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The Digital Supply Chain: Major challenges, disruptive technologies and the critical need for connectivity

by Jason Block | Aug 21, 2018



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Part 1: Robotics and Automation

Trends and Challenges

Every year, the Material Handling Institute (MHI) partners with Deloitte to release their annual report detailing key challenges and trends in the supply chain. There were several interesting observations particularly regarding the rate of adoption of innovative technology. In the industrial space, technology adoption can be slow as manufacturers are hesitant to disrupt existing production processes to implement upgrades, even when future efficiencies can be realized. This paradigm is getting turned on its head regarding the supply chain of raw materials and finished goods. Adoption rates are accelerating, and many innovative and disruptive technologies are expected to be implemented throughout 70% or more of the supply chain within the next five years. Roughly 80% of survey respondents indicate that digital supply chains will be the primary model within the next five years.

The top challenge facing the supply chain is the increasing number of demands that customers are placing on suppliers and that is propagating through every link in the supply chain from end customers to suppliers of raw materials to manufacturers. With the digital interconnection of all parties and supply chains extended globally, the demand is for 24/7 availability. Manufacturers are looking to limit raw material inventories to reduce costs and are increasingly leaning on suppliers for faster service in support of this objective. Wholesalers and retailers are leaning towards fast delivery and high availability as differentiators in an increasingly competitive marketplace and are leaning on finished goods manufacturers to support them.

To meet these demands will require a combination of automation in production processes and automation in intelligence. Automating tasks and processes will be needed to deliver the productivity improvements required to meet the demands of the supply chain while automating intelligence and information flow will be critical to monitoring demand indicators and adjusting business decisions accordingly (ex. order material, increase capacity).

The key to maximizing the benefits from automating both production processes and business intelligence will be providing inter-connectivity between these systems. This can provide its own set of challenges as the network technologies used in each have different data models and performance characteristics.



Figure 1: Robot Arm


Disruptive Technologies

In response to the increasing demands on the supply chain, several technology solutions are being pursued that will reinvent the traditional business models in this market space. According to the MHI Annual Report, the top technologies that are expected to be disruptive influences and provide competitive advantages include Automation and Robotics, Predictive Analytics, Sensors/Internet of Things, Artificial Intelligence and Autonomous Vehicles. These technologies satisfy the two core requirements for optimizing supply chains, productivity increases (Automation and Robotics, Autonomous Vehicles) and improved business intelligence (Predictive Analytics, Sensors/IoT, Artificial Intelligence).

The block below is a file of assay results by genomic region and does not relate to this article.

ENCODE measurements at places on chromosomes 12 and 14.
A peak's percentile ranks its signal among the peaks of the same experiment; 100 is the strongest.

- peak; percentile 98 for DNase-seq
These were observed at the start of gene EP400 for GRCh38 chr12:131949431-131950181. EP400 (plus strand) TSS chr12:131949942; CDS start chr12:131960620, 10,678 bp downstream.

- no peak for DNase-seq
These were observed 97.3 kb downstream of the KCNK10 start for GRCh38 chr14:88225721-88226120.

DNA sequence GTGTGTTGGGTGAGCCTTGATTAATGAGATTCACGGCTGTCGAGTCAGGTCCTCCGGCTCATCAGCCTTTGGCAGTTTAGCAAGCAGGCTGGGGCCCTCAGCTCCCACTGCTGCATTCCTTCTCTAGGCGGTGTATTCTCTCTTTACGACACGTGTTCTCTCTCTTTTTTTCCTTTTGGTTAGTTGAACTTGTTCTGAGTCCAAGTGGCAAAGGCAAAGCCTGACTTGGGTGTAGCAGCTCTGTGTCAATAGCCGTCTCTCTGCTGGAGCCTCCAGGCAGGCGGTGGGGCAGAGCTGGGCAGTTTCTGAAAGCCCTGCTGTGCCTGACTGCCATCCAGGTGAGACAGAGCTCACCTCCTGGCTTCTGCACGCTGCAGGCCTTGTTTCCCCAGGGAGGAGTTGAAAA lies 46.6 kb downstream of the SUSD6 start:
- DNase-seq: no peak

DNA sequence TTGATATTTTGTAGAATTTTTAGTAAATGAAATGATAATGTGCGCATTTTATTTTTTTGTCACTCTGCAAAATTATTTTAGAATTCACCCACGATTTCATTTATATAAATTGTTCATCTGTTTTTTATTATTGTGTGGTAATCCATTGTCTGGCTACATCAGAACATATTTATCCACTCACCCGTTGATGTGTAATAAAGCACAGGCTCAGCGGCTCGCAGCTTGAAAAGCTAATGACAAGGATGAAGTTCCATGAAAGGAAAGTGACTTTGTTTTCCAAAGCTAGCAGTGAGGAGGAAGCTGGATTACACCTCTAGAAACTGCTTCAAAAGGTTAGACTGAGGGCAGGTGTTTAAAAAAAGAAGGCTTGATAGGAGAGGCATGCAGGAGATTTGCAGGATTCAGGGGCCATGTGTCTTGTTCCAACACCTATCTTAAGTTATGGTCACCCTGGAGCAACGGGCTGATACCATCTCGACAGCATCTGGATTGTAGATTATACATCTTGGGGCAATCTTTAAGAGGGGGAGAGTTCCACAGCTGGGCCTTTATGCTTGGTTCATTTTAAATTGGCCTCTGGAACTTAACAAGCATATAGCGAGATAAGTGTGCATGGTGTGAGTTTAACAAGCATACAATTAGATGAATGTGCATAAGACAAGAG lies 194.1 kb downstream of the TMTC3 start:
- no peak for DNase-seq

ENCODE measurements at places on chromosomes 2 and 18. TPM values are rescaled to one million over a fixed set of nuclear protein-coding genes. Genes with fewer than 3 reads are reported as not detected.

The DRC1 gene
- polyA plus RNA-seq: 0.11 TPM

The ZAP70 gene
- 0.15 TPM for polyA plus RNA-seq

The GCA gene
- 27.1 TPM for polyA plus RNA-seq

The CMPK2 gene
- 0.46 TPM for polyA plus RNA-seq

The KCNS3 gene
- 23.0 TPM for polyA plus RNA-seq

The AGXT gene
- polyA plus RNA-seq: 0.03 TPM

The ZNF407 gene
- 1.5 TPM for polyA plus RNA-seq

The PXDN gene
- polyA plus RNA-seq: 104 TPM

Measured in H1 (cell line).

It is important to keep in mind that none of these technologies are mutually exclusive. The greatest benefit will be realized in a combination of several or all the technologies shown. For example, one can realize better predictive analytics facilitated by internet-connected sensors installed into automated systems.

These technologies are different in how information needs to be presented. The needs of automated machinery (state measurement, task execution) are uniquely different from the contextually-based information needs of business intelligence applications. This results in a unique communication network needs which we will discuss separately.


Automation and Robotics Usage

Automation is expected to grow from the current adoption rate of 34% to 73% within the next five years (23% average annual growth rate). This is being driven by the need to improve productivity in the transportation of raw and finished goods within a facility, optimize existing capacity and provide more efficient order fulfillment. There are many common systems now used to aid this process.

Automated Storage and Retrieval Systems (AS/RS: Figure 2) are important in optimizing capacity as the system of elevators and shuttles allow for more of the vertical capacity in an existing building to be used for storage in addition to faster infeed and outfeed of material. Infeed and outfeed are often connected using systems of conveyors, or Automated Guided Vehicles in modular operations, for delivery of material to shipping or production cells. This improves the output of these facilities and reduces the need, and associated cost, to expand horizontally to achieve greater capacity.

Industrial robots have been able to assume many of the tasks once performed by people such as picking, sorting and packing of orders, loading, unloading, and other repetitive production tasks while human resources can be deployed towards tasks better associated with their problem solving and adaptive reasoning skills. Robots also have the key benefit of being able to run 24/7 like other automated machinery bringing tremendous productivity increases. Supply chains can now exist in an “always on” state.